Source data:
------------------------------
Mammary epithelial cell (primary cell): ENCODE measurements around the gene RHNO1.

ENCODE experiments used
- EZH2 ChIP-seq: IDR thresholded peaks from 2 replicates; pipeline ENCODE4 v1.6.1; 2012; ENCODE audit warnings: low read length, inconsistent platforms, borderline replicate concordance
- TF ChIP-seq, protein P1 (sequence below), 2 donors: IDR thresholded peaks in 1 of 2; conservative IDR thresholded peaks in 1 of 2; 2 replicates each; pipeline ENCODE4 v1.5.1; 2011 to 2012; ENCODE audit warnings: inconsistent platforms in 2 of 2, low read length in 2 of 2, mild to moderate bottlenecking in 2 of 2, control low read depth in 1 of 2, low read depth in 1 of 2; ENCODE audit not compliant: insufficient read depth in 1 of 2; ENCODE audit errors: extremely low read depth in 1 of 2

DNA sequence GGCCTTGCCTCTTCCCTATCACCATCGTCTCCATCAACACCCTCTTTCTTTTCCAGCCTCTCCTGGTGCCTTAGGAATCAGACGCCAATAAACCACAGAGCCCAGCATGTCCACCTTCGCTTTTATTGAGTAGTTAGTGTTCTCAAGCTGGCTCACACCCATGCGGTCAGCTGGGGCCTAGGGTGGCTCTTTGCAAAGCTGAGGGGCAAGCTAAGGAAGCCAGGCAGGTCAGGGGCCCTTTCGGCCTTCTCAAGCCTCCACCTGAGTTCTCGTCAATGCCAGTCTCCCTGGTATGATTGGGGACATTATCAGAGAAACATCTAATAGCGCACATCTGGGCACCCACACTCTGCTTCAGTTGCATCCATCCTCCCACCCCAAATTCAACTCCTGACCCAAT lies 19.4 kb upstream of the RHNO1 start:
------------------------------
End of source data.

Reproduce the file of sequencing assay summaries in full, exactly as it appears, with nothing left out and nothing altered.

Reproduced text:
Mammary epithelial cell (primary cell): ENCODE measurements around the gene RHNO1.

ENCODE experiments used
- EZH2 ChIP-seq: IDR thresholded peaks from 2 replicates; pipeline ENCODE4 v1.6.1; 2012; ENCODE audit warnings: low read length, inconsistent platforms, borderline replicate concordance
- TF ChIP-seq, protein P1 (sequence below), 2 donors: IDR thresholded peaks in 1 of 2; conservative IDR thresholded peaks in 1 of 2; 2 replicates each; pipeline ENCODE4 v1.5.1; 2011 to 2012; ENCODE audit warnings: inconsistent platforms in 2 of 2, low read length in 2 of 2, mild to moderate bottlenecking in 2 of 2, control low read depth in 1 of 2, low read depth in 1 of 2; ENCODE audit not compliant: insufficient read depth in 1 of 2; ENCODE audit errors: extremely low read depth in 1 of 2

DNA sequence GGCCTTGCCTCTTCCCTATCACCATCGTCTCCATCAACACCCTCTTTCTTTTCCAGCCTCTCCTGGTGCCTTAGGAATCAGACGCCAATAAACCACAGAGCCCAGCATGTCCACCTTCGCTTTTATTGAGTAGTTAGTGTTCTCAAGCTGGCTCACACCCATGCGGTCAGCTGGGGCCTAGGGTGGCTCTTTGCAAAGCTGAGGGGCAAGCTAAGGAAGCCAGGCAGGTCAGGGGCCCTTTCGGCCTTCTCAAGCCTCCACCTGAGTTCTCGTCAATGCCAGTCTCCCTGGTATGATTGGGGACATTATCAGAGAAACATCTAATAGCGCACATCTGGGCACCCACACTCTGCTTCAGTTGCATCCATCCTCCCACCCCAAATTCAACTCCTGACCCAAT lies 19.4 kb upstream of the RHNO1 start: